2020 Facebook ad boycotts

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The 2020 Facebook ad boycotts were a group of boycotts that took place during the month of July 2020. Much of the boycotts were organized by several advocacy groups under the Stop Hate for Profit campaign. Over 1,000 companies participated in the boycott.[1][2]

History[edit]

In June 2020, Facebook refused to censor a post that contained Donald Trump's "When the looting starts, the shooting starts" statement, as well as a post by Trump that criticized the CHAZ. Mark Zuckerberg later defended this move. This led to immense criticism and later became one of the factors leading to the boycott.[1][3]

According to Jonathan Greenblatt, one of the organizers behind the boycott, the idea for the boycott arose because his organization thought that Facebook was not doing enough to censor hate speech. He noted posts from Boogaloo boys that targeted the George Floyd protests. He requested a meeting with Facebook representatives but was turned down. After communicating with Rashad Robinson and Derrick Johnson, the three of them launched the campaign.[2]

On June 17, the Anti-Defamation League, the NAACP, Color of Change, Common Sense Media, Free Press and Sleeping Giants revealed the Stop Hate for Profit campaign through a full-page ad in the Los Angeles Times.[4][5] The coalition of organizations grew to include the League of United Latin American Citizens, Mozilla and the National Hispanic Media Coalition. The Stop Hate for Profit campaign called for an ad pause in June 2020, asking companies to pause spending on Facebook and Instagram ads for July 2020.[6]

On June 19, The North Face and REI announced their plans to join the boycott.[7][8] Shortly thereafter, Upwork and Patagonia announced that they would join the boycott.[9]

On June 24, Ben & Jerry's announced that it would join the boycott.[3] The next day, Verizon announced that it would join the boycott.[10]

On June 26, Unilever announced that it would join the boycott.[11] The next day, one of the organizers of the boycott announced that the boycott would now aim to include European companies.[12] In addition, Coca-Cola announced that it would join the boycott.[13]

On July 7, the organizers of the boycott met with Facebook representatives as well as Zuckerberg. The organizers disliked the meeting, and brought up how Facebook did not set any dates or make detailed plans.[14][15]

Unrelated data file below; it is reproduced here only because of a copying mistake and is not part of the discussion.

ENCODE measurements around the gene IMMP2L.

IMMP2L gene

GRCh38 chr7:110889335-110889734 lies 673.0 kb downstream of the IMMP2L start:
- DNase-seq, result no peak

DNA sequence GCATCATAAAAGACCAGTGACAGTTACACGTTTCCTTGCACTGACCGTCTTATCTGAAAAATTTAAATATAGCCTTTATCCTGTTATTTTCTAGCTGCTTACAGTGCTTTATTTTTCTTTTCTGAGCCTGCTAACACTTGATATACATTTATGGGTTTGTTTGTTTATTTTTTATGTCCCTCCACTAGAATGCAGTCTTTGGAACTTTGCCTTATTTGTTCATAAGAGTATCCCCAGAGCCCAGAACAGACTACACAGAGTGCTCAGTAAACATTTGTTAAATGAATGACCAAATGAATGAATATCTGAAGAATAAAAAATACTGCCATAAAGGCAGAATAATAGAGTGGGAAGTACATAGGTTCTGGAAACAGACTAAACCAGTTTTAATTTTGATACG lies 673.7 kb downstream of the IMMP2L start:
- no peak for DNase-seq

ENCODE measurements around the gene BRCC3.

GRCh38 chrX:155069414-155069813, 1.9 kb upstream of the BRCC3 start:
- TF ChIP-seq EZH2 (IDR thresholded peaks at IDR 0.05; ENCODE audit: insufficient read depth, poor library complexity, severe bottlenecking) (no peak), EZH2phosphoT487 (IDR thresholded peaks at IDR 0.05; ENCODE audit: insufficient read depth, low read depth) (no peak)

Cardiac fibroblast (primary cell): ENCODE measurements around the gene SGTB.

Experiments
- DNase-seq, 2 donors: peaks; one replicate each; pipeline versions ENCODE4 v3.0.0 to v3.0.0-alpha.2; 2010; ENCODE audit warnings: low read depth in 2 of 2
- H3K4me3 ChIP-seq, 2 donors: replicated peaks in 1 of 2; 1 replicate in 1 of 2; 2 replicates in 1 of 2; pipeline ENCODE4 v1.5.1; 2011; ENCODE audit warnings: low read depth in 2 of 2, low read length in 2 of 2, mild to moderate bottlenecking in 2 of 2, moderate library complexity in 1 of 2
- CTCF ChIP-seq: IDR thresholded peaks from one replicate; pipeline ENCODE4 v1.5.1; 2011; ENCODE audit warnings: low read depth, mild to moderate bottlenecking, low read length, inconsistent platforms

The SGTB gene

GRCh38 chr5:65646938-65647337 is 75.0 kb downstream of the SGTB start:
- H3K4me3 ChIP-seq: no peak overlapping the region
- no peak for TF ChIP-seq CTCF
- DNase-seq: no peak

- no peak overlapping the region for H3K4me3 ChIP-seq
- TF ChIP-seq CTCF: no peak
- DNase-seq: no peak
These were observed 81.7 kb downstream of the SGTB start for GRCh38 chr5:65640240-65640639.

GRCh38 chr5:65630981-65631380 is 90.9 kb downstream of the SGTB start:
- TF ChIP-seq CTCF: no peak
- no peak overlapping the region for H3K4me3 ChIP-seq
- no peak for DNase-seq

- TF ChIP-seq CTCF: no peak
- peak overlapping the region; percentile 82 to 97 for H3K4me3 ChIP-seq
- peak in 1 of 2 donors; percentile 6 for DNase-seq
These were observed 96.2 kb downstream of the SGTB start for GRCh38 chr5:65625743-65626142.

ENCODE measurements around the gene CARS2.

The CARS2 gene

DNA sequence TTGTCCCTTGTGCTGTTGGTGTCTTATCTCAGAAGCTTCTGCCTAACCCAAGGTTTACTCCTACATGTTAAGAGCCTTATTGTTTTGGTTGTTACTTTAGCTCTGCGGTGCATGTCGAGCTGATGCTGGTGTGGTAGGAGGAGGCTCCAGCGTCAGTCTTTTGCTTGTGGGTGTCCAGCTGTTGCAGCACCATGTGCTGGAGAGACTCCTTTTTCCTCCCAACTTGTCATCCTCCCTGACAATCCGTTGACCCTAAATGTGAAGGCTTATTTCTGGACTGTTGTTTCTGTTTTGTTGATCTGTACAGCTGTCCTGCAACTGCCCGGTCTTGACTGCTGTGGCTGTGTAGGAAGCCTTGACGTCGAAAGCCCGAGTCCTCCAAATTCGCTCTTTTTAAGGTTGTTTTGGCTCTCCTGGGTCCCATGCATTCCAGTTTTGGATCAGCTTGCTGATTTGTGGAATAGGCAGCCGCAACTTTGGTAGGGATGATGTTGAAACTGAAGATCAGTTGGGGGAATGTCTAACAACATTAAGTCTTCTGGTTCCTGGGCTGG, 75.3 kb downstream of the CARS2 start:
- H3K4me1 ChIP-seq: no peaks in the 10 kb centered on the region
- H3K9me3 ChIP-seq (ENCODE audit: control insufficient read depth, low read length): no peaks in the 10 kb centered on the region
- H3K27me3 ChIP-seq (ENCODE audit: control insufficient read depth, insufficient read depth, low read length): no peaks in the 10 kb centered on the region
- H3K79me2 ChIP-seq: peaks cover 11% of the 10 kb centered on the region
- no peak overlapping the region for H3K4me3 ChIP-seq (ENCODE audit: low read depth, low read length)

Participants[edit]

The following is a non-exhaustive list of participants:

Criticism[edit]

Writing for The Verge, Casey Newton argued that the companies that took part in the boycott acted "as if Facebook doesn't ban hate speech at all", and that the boycott should've focused on the company's monopoly power.[25]

Several writers noted that many businesses had already cut their marketing budgets due to the COVID-19 pandemic.[1][22][25] Most of Facebook's revenue comes from small to mid-sized companies, and the top 100 advertisers only comprise 6% of the total revenue, suggesting that a boycott would be futile.[26] The long-term impact of the boycott was expected to be minimal, as an industry analyst predicted that advertisers would ramp up spending during the period.[1]

Impact[edit]

On June 26, the share price of Facebook dropped by 8.3%. On the same day, Mark Zuckerberg stated that the company would begin to place "warning labels" on posts such as those by Trump. In addition, the company would prohibit certain types of ads and misinformation related to voting. This was criticized by the organizers of the boycott.[27]

On June 30, Facebook removed several groups and users associated with the Boogaloo movement.[28]

In August 2020, Facebook and Instagram began removing 1,500 QAnon pages and groups that discussed violence, and in early October reportedly committed to removing all QAnon content, even if it does not explicitly refer to violence.[29] On October 12, CNN[30] and other news outlets cited recent increased pressure, including from the #StopHateForProfit boycott and campaign's nonprofit organizers, such as Color of Change, the Anti-Defamation League, and NAACP[31][32] in Zuckerberg's decision to expand Facebook's "hate speech policy to include content that 'denies or distorts the Holocaust', a major shift for the platform, which has repeatedly come under fire for its inaction on hateful and false information."

References[edit]